Comfrey Planting Season is Here! (How to plan, plant and harvest)

comfrey in flower

Comfrey, Symphytum Officinale (common comfrey) is sterile, spread by root not seed.

Organic gardeners are mad on comfrey because she gathers and shares such mineral riches – silicon, calcium, potassium, phosphorus, iron, iodine and and and ….! These come via a set of wondrous tap roots that slide through fruit tree surface feeder roots (no competition here), making comfrey the ultimate companion. The dense clump of foliage that eventually builds up removes the need for mulching and come autumn the foliage dies down returning to the soil all that nutrition. Wondrous indeed.

Being high in protein and low in fibre makes comfrey a high food value for animals, and is excellent chook fodder. Grow along the edges of paddocks or runs for grazing that doesn’t annihilate the entire plant. Or grow in rotational runs to allow for rest and rejeuvenation. Or harvest and feed fresh.


Those same wondrous tap roots are, however, impossible to get rid of – so think carefully before you plant it! Trust me – you don’t want it invading your vegie patch or compost area. Keep the ever clumping comfrey in check with boundaries like roads and driveways, animal runs or paddocks, mowing strips and regular harvesting.


Start your cuttings in pots if your soil is sandy or heavy. Plant out when sprouted and growing well. Plant direct into good/ free draining soils.
To plant root cuttings direct. Plant root cuttings in a group of three at 20cm spacings, rather than as lonely singles (everyone does better in a community!) Make a shallow trench about 4cm deep and big enough to accommodate all three cuttings. Work a layer of compost into the original dirt and press the cutting in, laying it flat on it’s side. Cover thinly with compost, lay wet newspaper on top and mulch.

Pay special attention to the new plants for their first summer by keeping them weed free and moist. Splash some liquid feed on them when you feed your garden.

Steadily increase your comfrey by taking new root cuttings in spring, from 3 year old plus plants.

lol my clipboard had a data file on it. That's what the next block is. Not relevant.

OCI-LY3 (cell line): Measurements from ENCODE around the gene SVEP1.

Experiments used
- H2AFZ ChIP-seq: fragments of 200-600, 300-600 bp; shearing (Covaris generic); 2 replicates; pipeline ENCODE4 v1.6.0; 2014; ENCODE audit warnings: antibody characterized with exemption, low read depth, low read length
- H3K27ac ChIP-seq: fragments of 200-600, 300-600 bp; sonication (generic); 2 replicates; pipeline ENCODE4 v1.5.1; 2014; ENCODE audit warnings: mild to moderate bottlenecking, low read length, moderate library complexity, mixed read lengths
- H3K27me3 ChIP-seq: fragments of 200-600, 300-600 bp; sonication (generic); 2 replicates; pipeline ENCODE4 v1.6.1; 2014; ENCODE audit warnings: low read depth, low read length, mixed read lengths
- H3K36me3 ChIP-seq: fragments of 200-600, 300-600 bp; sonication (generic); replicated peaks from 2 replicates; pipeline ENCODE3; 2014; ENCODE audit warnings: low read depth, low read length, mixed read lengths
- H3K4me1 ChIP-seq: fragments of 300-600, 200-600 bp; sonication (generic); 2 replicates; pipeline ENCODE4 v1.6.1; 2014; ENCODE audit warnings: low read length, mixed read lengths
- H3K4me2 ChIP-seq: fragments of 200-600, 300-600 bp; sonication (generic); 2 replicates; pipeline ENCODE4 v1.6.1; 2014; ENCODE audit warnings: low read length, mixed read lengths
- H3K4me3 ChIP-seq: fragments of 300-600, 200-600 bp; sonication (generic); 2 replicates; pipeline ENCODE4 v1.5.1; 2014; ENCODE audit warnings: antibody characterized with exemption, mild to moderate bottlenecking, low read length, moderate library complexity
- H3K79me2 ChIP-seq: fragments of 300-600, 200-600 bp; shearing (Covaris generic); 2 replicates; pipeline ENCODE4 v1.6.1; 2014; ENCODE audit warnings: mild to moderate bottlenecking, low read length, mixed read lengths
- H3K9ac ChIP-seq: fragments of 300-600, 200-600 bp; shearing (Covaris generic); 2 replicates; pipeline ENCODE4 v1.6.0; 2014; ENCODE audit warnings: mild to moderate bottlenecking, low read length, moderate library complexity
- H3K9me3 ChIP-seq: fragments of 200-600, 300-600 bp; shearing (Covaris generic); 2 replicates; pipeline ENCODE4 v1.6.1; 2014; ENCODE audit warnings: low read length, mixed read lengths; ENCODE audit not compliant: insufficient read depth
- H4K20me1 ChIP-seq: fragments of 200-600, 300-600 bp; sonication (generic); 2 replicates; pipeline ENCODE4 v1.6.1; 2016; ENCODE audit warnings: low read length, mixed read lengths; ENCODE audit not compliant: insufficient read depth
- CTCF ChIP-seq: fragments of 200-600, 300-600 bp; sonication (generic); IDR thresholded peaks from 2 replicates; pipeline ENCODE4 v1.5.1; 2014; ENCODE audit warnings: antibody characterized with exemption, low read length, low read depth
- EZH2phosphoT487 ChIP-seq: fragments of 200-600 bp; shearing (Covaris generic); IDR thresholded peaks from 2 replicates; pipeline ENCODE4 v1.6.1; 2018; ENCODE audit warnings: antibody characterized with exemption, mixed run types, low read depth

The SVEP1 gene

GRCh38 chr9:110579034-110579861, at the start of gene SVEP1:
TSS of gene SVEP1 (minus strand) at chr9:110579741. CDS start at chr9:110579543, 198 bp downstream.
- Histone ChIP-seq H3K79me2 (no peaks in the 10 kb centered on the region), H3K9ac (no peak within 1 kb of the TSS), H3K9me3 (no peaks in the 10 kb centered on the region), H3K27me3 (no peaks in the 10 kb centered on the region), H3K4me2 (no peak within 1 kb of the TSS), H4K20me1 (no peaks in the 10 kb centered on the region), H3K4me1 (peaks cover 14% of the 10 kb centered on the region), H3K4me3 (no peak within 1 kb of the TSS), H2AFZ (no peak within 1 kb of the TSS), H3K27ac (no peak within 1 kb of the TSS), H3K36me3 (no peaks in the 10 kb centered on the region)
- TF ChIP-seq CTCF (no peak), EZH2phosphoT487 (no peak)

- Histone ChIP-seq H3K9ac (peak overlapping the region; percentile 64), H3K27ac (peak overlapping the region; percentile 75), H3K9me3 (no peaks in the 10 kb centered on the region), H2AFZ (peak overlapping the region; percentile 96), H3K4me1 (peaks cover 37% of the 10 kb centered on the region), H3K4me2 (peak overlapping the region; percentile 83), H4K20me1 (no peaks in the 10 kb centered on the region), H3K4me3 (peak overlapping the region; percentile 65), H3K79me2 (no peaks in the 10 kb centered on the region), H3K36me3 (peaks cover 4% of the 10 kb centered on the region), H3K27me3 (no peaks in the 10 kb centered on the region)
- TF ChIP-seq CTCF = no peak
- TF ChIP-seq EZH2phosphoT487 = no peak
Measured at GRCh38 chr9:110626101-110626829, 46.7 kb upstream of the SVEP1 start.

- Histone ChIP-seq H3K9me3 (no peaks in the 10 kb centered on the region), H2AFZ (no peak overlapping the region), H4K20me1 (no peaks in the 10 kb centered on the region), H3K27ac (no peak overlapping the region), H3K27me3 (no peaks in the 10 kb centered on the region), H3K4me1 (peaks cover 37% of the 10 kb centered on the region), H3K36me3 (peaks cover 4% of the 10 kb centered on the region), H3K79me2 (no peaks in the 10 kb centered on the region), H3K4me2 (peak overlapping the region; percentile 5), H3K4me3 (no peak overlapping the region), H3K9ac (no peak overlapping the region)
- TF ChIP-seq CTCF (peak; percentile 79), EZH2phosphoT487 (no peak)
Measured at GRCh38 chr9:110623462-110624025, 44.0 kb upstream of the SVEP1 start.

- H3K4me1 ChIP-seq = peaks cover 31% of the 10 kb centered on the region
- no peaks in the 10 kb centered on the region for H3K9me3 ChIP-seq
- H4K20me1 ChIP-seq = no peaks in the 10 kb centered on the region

You can harvest the foliage of mature plants (3 years plus), about 5 times from late spring through autumn.

Cut about 5cm above the crown of the plant. Higher is better as the white bits at the bottom of the leaves can (and will) resprout! I use a knife.

Feed your comfrey after harvesting with liquid feed or rotten manure.

Use the leaves

  • direct in the soil of your vegie patch, turning in as you would a greencrop
  • to make a nutritious liquid feed
  • to activate your compost heap
  • beneath seed potatoes, kumara shoots, and tomatoes.


Care for it every spring. Weed young plants. Feed with a generous layer of rotten manure or seaweed, then mulch with wet newspaper; brown, dry stuff on top.

In order for comfrey to keep on giving, you need to give some love after each harvest. Add a dob of manure or dose of liquid feed.

Order your comfrey from Kahikatea Farm


  1. Hi Kath,
    I have read not to plant comfrey under fruit trees as it competes with the tree for nutrients. That its best to plant it elsewhere and use the leaves as mulch around fruit trees. Do you have any thoughts on this?
    Kind regards

    • Hi Justine

      Thanks for your question.

      Comfrey’s long tap roots leave plenty of room for deciduous fruit tree roots. These wondrous roots mine all those deep minerals bringing them to the topsoil for the feeder roots of the fruit trees. Come autumn the foliage dies down leaving a nutritious mulch. No competition just a happy synergy.